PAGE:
With the launch of Destiny Ministries, Diane and Tim Epling had a vision that goes well beyond gathering in God’s name and giving Him praise each week.

It is in their hearts to serve the community. With the opioid epidemic that has gripped West Virginia, they have an avenue for fulfilling that calling.

“Our state is dying,” Tim Epling said. “Opioids have literally destroyed (lives). Everybody’s been affected by that. In some form or fashion, somebody has been affected by it. And it’s not getting any better. When you put God in something, He will give you the vision to be able to take things to a whole new level. That’s what we are going to do.”

Flanked by a host of dignitaries, the Eplings unveiled their plan Tuesday at Linda K. Epling Stadium, the venue owned by Tim’s parents Linda and Doug that has been serving the community since 2010. Epling Stadium will be the site of two big events aimed to ultimately eliminate the opioid crisis.

The first of two I AM Ingatherings will take place Oct. 19 and will feature Bishop Fred T. Simms of Heart of God Ministries. The church’s choir will also be there, and they will be joined by Kaylee and Erica Tuttle and Pastors Jamie and Judy Jacobs.

That will lead into a big weekend set for May 1-2, 2020. Former New York Mets star Darryl Strawberry will bring his testimony to Beckley. Strawberry was a four-time World Series champion and eight-time all-star. He played for the Mets from 1983-1990 before playing stints with the Los Angeles Dodgers, San Francisco Giants and New York Yankees.

Strawberry understands the hold drugs can take on a person’s life. He served a suspension in the 1995 season for cocaine use, and in 2000 was arrested after rear-ending a vehicle while under the influence of a painkiller. At the time, he was on parole for a previous arrest of soliciting and cocaine possession.

He and his wife Tracy met while the two were in a drug recovery and are now ordained ministers. They operate Strawberry Ministries and travel all over the country to serve as an outreach to people dealing with addiction through biblical counseling and the gospel of Jesus Christ.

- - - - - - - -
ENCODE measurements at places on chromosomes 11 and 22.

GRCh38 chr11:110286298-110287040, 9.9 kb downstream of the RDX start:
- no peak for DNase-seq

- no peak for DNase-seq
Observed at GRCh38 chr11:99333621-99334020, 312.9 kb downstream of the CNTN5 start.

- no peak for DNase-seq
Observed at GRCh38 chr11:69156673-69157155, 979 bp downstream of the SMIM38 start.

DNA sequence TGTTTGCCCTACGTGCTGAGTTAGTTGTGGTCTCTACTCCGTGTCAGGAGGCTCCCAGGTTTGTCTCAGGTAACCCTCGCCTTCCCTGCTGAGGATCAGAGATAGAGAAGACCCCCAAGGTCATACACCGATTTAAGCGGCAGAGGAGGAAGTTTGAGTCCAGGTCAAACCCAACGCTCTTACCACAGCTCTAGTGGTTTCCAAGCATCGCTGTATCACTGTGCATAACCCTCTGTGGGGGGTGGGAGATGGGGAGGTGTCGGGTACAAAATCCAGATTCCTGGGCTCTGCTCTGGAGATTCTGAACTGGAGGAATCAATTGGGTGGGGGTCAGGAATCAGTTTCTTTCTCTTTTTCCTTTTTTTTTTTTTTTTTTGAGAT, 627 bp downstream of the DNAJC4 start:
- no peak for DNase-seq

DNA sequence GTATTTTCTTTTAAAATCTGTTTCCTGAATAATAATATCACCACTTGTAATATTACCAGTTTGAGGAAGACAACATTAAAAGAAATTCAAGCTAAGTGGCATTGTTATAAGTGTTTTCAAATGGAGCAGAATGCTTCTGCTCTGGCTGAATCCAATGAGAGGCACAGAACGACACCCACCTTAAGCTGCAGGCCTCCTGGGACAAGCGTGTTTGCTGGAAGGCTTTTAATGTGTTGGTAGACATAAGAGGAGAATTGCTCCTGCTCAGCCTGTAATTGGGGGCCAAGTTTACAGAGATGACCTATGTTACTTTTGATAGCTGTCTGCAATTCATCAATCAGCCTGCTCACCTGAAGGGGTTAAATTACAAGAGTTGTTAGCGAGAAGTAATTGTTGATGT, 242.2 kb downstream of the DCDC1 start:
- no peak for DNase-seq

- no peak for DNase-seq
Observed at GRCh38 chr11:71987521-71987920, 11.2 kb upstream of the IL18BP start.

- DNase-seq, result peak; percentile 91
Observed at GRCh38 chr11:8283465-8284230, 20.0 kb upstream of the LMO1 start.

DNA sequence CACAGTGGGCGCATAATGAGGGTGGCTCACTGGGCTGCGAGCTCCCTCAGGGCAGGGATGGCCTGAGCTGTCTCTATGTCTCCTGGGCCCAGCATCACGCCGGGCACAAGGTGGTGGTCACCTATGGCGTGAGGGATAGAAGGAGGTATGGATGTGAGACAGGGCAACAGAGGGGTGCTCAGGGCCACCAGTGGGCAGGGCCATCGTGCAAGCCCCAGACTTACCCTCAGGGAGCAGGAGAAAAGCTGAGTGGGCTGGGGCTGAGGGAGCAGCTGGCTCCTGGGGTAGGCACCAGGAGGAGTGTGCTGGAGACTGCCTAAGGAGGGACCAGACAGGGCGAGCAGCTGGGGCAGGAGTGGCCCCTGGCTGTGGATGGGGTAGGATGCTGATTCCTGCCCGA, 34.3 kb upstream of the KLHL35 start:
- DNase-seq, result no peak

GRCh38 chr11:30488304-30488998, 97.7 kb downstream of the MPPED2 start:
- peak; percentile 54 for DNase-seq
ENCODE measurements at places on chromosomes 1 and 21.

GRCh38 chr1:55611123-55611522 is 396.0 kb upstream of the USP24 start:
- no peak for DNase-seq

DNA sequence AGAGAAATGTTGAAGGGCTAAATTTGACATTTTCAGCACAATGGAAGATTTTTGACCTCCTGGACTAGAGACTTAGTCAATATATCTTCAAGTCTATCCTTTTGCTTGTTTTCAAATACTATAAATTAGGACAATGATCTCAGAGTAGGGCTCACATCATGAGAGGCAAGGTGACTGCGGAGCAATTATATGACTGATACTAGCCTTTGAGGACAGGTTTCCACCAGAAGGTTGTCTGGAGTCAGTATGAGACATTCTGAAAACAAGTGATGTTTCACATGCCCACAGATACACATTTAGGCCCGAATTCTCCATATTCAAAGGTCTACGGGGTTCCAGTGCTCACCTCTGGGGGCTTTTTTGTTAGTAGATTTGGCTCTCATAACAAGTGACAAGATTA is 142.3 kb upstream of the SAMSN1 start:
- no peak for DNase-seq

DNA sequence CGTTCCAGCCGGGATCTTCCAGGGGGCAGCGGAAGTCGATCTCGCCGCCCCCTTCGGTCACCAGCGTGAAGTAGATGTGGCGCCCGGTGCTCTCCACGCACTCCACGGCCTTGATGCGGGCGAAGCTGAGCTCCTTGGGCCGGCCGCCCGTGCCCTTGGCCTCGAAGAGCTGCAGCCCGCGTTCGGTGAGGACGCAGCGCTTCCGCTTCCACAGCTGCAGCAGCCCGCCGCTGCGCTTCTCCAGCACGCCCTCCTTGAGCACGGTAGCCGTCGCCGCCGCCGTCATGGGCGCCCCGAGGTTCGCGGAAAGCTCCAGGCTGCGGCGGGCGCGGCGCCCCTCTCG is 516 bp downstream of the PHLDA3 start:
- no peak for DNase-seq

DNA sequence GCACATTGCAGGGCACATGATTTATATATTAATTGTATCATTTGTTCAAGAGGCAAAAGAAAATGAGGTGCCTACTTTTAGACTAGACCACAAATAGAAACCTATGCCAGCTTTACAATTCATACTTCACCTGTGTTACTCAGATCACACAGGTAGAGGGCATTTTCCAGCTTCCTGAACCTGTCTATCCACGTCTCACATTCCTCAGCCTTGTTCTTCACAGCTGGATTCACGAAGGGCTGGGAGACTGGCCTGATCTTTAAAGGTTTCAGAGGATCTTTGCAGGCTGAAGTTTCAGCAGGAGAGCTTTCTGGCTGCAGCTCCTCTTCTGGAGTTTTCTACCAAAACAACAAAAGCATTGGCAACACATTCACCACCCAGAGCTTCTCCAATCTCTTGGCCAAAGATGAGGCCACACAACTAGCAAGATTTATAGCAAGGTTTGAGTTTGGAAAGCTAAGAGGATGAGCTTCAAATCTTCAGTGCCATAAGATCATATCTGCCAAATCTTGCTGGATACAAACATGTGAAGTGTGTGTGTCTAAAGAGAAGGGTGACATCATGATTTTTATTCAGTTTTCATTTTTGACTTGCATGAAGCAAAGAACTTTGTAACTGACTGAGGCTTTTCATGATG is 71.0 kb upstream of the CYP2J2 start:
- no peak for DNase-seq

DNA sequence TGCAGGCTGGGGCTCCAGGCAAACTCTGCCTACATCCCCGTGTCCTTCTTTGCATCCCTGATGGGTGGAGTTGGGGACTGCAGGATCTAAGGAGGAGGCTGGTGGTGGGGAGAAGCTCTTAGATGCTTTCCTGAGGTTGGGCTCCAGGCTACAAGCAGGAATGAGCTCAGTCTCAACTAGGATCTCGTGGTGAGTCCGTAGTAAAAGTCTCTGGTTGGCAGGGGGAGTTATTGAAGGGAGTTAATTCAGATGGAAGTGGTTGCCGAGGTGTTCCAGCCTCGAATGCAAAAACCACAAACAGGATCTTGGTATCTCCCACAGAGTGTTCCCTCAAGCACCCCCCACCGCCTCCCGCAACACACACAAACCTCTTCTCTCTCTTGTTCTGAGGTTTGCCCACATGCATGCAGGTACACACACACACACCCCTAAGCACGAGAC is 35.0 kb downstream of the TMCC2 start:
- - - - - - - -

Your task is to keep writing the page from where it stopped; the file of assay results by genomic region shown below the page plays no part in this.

Epling met Strawberry at the King’s Table Men’s Conference in Cleveland, Tenn., in May. They share two interests — God and baseball — and a bond was immediately formed.

“We were sitting there talking and ... he told me his passion is to go into high schools, middle schools and grade schools and speak to them about his experiences and about this drug issue,” Epling said. “When he said that, I knew by reading all the reports and everything in the paper and the news media that the opioid crisis here was really bad. We’re rated No. 1 (in opioid-related deaths).

“He goes, ‘I’ve been trying to get into West Virginia and I just didn’t have the contact.’ Bingo! So we’re sitting there talking and I said, ‘Let’s make something happen.’”

The statistics concerning opioid addiction and its effects in West Virginia are alarming.

According to the National Institute on Drug Abuse, there were 833 opioid deaths in West Virginia in 2017, by far the most in the nation. That averages out to 49.6 deaths per 100,000 people, more than three times the national rate of 14.6.

Addiction takes its toll on the family dynamic. According to literature provided by the American Academy of Pediatrics and handed out at Tuesday’s press conference, of the number of West Virginia children placed in foster care in 2016, 16 percent were infants. In 47 percent of those placements, parental substance use was a factor.

“The purpose and goals of the I AM Ingathering is to create a heightened awareness and a model for treatment that includes faith, and promote individual treatment focus versus problem focus, and incorporates family-centered policies,” Diane Epling said. “We will also advocate for tools to recognize, treat and support youth and families to lessen the impact of the opioid crisis. It is our belief that these goals will make an impact and reduce the ... West Virginia statistics.”

“This is desperately needed in southern West Virginia, everybody knows that. And all over the state,” West Virginia State Treasurer John D. Perdue said. “Statistics don’t lie, and it’s proof that we have to have people step up to the plate and take a leadership role in making a huge difference for the state of West Virginia. I’m just blessed that you all are doing that, because our young people have to come out of high school with a good education and be able to get a good job somewhere without having the drug problems.”

For more information on the Oct. 19 event, visit destinyministrieslife.com and click on the Events link. Information on the 2020 event — which will also feature Christian rapper Nate Davis a.k.a. Zero Doubt — will be available after that.

“The registration is free, but we would like to know how many are coming so we can make sure that we have the seating available,” Diane Epling said. “We will have seating out here on the field.

“It’s targeting the entire community. The community as a whole.”

“Our goal is to take West Virginia from No. 1 to No. 50,” Tim Epling said.

Email: gfauber@register-herald.com and follow on Twitter @GaryFauber

React to this story:

9
0
0
0
0